How to find your printer’s IP in your Router’s admin panel

Dhruv Bhutani / Android Authority

The steps to find your printer’s IP address in your router’s admin panel may vary slightly depending on the brand and model of your router. The steps will generally be along these lines:

Open a web browser on a device connected to the same network as your printer.

Type your router’s IP address in the address bar and hit enter.

You will be prompted to enter the login credentials for your router. Enter your username and password to log in to the admin panel.

Navigate to the Devices or Attached devices section of your router’s admin panel. This section may be located under a LAN or Network tab.

Look for your printer’s name or MAC address in the list of connected devices. The IP address of the printer should be listed next to it.

You may need to refer to your router’s manual to determine its IP address. It will also be one of the IP addresses listed when you type ipconfig into the Windows Command Prompt, as outlined above. There are some common default gateway addresses, including,,, and

How to find your printer’s IP by printing the network configuration page

Mark O’Neill / Android Authority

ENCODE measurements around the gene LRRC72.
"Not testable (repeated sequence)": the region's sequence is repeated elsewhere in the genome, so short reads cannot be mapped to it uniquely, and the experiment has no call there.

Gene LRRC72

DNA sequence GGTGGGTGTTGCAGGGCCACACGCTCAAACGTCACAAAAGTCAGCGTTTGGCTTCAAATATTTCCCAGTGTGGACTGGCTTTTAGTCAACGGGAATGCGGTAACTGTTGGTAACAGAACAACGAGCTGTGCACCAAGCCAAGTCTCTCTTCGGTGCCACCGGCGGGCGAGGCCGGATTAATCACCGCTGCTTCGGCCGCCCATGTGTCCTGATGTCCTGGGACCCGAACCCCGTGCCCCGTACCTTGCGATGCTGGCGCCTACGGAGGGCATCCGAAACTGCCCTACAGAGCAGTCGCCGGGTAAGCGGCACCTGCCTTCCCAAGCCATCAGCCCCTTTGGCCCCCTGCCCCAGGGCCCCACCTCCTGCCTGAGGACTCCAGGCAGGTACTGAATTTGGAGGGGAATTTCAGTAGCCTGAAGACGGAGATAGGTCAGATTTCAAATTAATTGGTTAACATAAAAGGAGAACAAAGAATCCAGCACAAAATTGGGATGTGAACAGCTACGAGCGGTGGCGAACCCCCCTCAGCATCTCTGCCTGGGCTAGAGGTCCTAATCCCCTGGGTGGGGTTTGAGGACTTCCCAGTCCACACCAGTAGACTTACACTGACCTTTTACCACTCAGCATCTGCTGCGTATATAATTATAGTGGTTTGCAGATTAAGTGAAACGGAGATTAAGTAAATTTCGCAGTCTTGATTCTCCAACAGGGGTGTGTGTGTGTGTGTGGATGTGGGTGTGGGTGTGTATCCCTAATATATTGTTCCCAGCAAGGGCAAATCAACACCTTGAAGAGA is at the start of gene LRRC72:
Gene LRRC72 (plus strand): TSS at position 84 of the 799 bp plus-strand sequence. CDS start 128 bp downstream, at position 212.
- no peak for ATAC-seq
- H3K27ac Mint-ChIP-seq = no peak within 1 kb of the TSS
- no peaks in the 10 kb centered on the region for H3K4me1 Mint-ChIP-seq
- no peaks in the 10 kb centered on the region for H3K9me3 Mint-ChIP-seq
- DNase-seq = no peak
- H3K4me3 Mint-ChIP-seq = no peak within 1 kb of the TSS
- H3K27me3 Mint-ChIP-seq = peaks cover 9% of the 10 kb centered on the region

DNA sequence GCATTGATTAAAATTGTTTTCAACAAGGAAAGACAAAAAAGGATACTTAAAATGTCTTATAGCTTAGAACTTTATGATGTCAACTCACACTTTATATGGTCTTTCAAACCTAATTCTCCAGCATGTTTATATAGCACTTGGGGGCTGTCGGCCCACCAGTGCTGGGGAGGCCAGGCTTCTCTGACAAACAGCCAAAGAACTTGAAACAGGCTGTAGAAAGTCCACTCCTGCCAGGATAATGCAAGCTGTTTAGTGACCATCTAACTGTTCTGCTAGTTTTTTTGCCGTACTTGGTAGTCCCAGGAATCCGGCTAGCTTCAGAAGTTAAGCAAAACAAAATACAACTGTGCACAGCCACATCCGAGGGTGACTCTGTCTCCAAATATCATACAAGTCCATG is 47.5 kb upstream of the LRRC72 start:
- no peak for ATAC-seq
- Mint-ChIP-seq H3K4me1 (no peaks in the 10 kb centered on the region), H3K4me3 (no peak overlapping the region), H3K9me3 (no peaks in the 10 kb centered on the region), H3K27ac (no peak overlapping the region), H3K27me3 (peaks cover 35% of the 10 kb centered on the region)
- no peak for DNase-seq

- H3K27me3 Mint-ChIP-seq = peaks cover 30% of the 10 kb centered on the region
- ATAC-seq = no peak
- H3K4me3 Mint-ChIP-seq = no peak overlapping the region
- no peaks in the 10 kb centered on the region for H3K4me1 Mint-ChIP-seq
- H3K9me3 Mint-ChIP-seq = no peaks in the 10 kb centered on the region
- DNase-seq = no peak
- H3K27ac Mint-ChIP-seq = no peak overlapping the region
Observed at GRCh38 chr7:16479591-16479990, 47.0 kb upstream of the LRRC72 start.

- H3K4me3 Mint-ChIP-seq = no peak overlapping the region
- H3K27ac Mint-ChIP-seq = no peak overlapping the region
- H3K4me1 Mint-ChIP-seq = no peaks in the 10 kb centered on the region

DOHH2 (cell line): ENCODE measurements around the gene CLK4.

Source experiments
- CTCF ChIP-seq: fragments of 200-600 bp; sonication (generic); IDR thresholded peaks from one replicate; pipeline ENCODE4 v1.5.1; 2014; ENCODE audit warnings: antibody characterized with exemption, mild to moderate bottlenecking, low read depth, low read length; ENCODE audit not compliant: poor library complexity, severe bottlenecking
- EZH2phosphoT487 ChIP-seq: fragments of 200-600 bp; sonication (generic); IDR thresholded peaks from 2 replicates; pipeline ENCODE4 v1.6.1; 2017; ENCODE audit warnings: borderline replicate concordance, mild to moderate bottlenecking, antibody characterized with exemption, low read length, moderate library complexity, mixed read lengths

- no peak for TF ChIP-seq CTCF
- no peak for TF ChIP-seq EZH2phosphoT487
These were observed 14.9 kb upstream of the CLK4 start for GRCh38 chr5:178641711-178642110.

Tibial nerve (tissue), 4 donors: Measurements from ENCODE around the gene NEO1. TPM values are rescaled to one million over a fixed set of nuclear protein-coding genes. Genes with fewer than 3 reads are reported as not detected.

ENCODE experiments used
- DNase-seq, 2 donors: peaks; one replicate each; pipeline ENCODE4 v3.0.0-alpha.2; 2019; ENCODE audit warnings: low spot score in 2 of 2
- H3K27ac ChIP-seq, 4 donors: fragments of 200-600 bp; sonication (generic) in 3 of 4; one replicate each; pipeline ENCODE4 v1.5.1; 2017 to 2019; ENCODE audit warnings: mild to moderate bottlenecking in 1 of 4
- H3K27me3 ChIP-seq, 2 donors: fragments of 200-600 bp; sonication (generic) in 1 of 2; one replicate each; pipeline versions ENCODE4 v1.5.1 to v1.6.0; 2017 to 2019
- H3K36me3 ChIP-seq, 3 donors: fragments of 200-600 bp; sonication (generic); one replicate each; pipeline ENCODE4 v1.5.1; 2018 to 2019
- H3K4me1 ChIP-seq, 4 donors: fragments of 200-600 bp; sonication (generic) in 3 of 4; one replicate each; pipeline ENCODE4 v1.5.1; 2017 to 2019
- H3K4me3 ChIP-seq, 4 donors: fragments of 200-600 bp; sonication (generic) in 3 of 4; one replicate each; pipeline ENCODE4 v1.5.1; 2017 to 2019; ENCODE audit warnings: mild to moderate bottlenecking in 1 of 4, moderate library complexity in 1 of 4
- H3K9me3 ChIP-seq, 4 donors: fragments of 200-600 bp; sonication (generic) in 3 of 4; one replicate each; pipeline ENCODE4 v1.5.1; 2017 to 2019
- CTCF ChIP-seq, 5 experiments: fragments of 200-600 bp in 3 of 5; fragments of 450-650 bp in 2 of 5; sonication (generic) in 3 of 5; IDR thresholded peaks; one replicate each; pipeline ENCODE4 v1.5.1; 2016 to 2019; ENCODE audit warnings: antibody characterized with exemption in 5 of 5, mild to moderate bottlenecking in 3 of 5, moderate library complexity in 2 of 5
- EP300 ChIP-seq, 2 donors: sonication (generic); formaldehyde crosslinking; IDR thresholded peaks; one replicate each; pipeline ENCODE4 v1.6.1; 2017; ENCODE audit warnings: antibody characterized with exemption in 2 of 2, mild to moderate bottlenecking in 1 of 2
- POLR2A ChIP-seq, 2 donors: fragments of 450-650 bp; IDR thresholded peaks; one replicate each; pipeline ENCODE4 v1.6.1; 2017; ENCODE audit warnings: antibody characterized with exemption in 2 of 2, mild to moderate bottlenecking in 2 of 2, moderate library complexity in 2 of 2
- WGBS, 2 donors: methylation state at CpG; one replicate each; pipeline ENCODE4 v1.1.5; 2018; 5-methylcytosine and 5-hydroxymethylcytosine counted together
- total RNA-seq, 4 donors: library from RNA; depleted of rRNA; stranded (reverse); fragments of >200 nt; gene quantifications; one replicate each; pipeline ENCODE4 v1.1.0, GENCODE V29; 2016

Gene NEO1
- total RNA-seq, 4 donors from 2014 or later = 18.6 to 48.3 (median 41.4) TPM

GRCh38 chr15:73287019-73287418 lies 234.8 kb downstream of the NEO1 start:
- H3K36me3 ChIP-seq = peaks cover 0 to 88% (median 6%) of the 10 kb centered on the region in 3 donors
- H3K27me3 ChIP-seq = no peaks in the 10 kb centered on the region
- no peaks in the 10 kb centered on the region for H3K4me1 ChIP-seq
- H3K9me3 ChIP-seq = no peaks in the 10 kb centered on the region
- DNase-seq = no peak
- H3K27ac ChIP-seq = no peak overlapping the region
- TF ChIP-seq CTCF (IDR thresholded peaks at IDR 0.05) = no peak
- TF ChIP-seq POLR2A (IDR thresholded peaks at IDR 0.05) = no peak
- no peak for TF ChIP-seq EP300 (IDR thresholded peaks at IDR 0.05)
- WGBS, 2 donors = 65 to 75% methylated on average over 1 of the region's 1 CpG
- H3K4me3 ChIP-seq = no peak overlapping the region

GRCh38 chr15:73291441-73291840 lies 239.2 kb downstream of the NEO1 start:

Another option for finding your printer’s IP address involves returning to the printer itself. We mentioned in the intro that you might be able to find the IP address on a printer’s LCD display, but you can also get the printer’s IP by printing the network configuration page.

You’ll get precise instructions on how to do this from the printer’s user manual, as every model and brand will be slightly different. But broadly, the steps will be along these lines:

Make sure your printer is turned on and connected to your network.

Press the Menu button on your printer’s control panel.

Use the arrow keys to navigate to the Network or Network setup option and press OK or Select.

Navigate to the Print network configuration page option and press OK or Select.

Your printer will print a page that contains information about its network settings, including its IP address. You should find the IP address in the TCP/IP or IP Address section of the page.


An IP address on a printer is a unique numerical identifier that is assigned to the printer to enable it to communicate on a network. The IP address allows other devices on the network to locate and communicate with the printer.

Yes, you can change the IP address of your printer. Most printers allow you to change the IP address manually through the control panel or menu. Alternatively, you can assign a static IP address to your printer using your network’s DHCP server.

The default IP address for a printer can vary depending on the manufacturer and model of the printer. Generally, printers do not have a standard default IP address across all devices. However, many printers are configured to obtain an IP address automatically through Dynamic Host Configuration Protocol (DHCP) when connected to a network.

If the IP address of your printer is not working, it may be because the printer has been assigned a new IP address by the DHCP server on your network. Try printing a new configuration or network status page to find the printer’s new IP address.